American Sociological Association

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  1. The Form and Flow of Teaching Ethnographic Knowledge: Hands-on Approaches for Learning Epistemology

    A glance across ethnographic methods terrain reveals multiple controversies and divisive critiques. When training graduate students, these debates and controversies can be consequential. We offer suggestions for teaching graduate ethnographic methods courses that, first, help students understand some of the common epistemological debates in the field and, second, provide them with hands-on activities to practice working within different knowledge traditions.
  2. Groups That Work: Student Achievement in Group Research Projects and Effects on Individual Learning

    Group research projects frequently are used to teach undergraduate research methods. This study uses multivariate analyses to examine the characteristics of higher-achieving groups (those that earn higher grades on group research projects) and to estimate the effects of participating in higher-achieving groups on subsequent individual learning (grade on final paper). The sample includes 257 students who completed a sociology research methods course at a small liberal arts institution between 2004 and 2015.
  3. Where “Old Heads” Prevail: Inmate Hierarchy in a Men’s Prison Unit

    Research on inmate social order, a once-vibrant area, receded just as U.S. incarceration rates climbed and the country’s carceral contexts dramatically changed. This study returns to inmate society with an abductive mixed-methods investigation of informal status within a contemporary men’s prison unit. We collected narrative and social network data from 133 male inmates housed in a unit of a Pennsylvania medium-security prison.
  4. The Costs of Simplicity: Why Multilevel Models May Benefit from Accounting for Cross-Cluster Differences in the Effects of Controls

    Context effects, where a characteristic of an upper-level unit or cluster (e.g., a country) affects outcomes and relationships at a lower level (e.g., that of the individual), are a primary object of sociological inquiry. In recent years, sociologists have increasingly analyzed such effects using quantitative multilevel modeling. Our review of multilevel studies in leading sociology journals shows that most assume the effects of lower-level control variables to be invariant across clusters, an assumption that is often implausible.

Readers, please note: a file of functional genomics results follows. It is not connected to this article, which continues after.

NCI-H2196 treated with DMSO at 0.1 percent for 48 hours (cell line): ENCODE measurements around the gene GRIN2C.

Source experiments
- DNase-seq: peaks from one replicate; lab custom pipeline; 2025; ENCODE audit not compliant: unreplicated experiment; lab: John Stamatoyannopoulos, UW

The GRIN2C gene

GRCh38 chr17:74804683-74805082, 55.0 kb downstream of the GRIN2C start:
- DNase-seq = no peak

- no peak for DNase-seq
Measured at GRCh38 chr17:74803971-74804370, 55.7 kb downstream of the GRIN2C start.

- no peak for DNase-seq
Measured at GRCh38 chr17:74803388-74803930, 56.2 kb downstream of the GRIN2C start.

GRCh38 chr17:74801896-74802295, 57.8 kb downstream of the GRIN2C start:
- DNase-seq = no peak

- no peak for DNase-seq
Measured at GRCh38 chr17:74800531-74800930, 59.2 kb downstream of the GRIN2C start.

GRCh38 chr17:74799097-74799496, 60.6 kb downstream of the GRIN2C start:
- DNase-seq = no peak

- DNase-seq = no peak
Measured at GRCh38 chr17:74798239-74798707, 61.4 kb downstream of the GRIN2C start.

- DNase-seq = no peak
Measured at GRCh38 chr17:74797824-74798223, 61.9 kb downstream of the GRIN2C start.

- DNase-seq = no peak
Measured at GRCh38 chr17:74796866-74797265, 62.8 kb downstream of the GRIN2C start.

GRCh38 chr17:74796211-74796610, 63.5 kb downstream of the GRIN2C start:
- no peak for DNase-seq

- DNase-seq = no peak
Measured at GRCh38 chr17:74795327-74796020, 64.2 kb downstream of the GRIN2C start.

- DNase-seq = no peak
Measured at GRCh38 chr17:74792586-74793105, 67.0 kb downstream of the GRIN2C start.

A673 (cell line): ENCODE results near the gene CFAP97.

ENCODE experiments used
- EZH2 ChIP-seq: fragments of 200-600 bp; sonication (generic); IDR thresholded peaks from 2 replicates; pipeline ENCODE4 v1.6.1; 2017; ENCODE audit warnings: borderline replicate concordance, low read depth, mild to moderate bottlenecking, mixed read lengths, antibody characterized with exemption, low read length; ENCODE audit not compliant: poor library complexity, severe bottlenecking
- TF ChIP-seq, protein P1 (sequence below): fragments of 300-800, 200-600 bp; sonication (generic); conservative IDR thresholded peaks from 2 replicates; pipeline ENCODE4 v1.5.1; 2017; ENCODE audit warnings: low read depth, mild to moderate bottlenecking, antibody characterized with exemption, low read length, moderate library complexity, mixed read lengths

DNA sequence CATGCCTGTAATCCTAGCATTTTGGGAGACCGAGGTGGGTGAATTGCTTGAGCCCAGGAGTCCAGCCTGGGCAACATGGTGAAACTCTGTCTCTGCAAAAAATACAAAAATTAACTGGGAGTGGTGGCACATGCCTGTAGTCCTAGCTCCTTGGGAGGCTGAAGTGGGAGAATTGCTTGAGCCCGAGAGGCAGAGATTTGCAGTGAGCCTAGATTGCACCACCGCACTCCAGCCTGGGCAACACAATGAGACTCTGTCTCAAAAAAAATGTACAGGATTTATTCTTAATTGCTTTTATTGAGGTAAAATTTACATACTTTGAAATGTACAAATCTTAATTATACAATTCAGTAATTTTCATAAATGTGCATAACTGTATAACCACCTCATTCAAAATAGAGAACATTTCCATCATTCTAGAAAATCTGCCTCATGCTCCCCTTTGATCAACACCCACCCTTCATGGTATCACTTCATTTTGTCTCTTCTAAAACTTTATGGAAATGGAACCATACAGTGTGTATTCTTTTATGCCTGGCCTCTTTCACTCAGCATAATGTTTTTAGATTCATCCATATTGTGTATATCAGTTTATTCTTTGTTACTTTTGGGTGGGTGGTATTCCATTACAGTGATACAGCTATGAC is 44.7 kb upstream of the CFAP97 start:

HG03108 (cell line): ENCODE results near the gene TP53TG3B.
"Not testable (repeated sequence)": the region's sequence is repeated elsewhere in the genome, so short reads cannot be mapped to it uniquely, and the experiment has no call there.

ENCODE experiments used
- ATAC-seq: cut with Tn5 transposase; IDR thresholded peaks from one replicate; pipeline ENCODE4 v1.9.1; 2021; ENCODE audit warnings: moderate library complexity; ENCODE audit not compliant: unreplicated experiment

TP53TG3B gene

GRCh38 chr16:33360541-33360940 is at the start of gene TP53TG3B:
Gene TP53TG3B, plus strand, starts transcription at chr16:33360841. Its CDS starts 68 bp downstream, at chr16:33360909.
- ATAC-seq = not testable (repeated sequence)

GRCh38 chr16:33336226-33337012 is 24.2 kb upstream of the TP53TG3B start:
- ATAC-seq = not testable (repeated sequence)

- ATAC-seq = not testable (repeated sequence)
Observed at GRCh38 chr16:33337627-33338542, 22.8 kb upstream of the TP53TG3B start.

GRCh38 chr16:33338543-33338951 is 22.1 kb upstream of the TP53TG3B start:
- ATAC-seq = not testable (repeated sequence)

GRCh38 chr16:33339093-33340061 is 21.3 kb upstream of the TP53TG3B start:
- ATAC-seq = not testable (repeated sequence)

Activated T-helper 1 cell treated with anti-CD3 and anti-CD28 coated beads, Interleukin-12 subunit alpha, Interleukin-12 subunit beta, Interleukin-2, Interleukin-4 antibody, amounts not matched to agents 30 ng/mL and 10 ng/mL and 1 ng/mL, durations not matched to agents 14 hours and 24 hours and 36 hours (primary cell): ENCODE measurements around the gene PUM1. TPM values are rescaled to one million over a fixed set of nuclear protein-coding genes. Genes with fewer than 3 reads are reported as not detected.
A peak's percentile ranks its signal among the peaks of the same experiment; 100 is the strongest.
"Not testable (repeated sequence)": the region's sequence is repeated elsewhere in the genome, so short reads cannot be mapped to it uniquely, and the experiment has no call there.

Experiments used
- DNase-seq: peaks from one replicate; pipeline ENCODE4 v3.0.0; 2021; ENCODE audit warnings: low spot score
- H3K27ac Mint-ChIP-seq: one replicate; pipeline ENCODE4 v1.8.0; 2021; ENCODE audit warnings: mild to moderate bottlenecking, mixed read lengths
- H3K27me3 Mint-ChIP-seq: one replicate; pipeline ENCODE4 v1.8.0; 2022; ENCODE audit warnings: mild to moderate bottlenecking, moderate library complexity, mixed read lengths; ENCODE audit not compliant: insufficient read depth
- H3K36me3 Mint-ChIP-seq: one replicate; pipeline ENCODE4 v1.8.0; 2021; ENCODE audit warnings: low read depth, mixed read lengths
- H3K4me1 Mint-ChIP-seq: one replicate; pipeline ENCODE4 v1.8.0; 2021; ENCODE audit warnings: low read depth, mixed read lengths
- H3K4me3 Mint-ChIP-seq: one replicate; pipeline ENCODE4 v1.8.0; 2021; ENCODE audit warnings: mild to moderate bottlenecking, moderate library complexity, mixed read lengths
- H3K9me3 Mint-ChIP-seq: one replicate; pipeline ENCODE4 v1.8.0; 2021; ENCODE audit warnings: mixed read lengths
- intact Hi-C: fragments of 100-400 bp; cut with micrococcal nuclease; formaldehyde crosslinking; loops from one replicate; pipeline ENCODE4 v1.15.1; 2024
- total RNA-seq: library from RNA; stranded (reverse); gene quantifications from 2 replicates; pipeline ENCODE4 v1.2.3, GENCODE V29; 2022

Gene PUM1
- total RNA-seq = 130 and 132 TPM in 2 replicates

5. Agents with Principles: The Control of Labor in the Dutch East India Company, 1700 to 1796

    Agents with Principles: The Control of Labor in the Dutch East India Company, 1700 to 1796
  6. Welfare Benefits and Unemployment in Affluent Democracies: The Moderating Role of the Institutional Insider/Outsider Divide

    Welfare Benefits and Unemployment in Affluent Democracies: The Moderating Role of the Institutional Insider/Outsider Divide
  7. Hope in the Sweatshops of Buenos Aires

    Dreaming and hustling in La Salada, Latin America’s largest low-cost garment marketplace.

  8. Gender Differences in Context: The Impact of Track Position on Study Involvement in Flemish Secondary Education

    This study examines whether the influence of track position on study involvement is gendered and whether gender differences in study involvement according to track position are associated with school misconduct and rather poor future perspectives. Three-level analyses (HLM 6) of data gathered in 2004-2005 from 11,872 third- and fifth-grade students in 146 tracks in a representative sample of 85 secondary schools in Flanders (Belgium) confirmed the impact of tracking on boys’ as well as girls’ study involvement.
  9. Inequality Frames: How Teachers Inhabit Color-blind Ideology

    This paper examines how public school teachers take up, modify, or resist the dominant ideology of color-blind racism. This examination is based on in-depth interviews with 60 teachers at three segregated schools: one was race/class privileged and two were disadvantaged. Inductive coding revealed that teachers at each school articulated a shared frame to talk about race and class: “legitimated advantage” at Heritage High School, “trickle-down dysfunction” at Bunker High School, and “antiracist dignity” at Solidarity High School.
  10. Addressing Measurement Error Bias in GDP with Nighttime Lights and an Application to Infant Mortality with Chinese County Data

    As an emerging research area, application of satellite-based nighttime lights data in the social sciences has increased rapidly in recent years. This study, building on the recent surge in the use of satellite-based lights data, explores whether information provided by such data can be used to address attenuation bias in the estimated coefficient when the regressor variable, Gross Domestic Product (GDP), is measured with large error.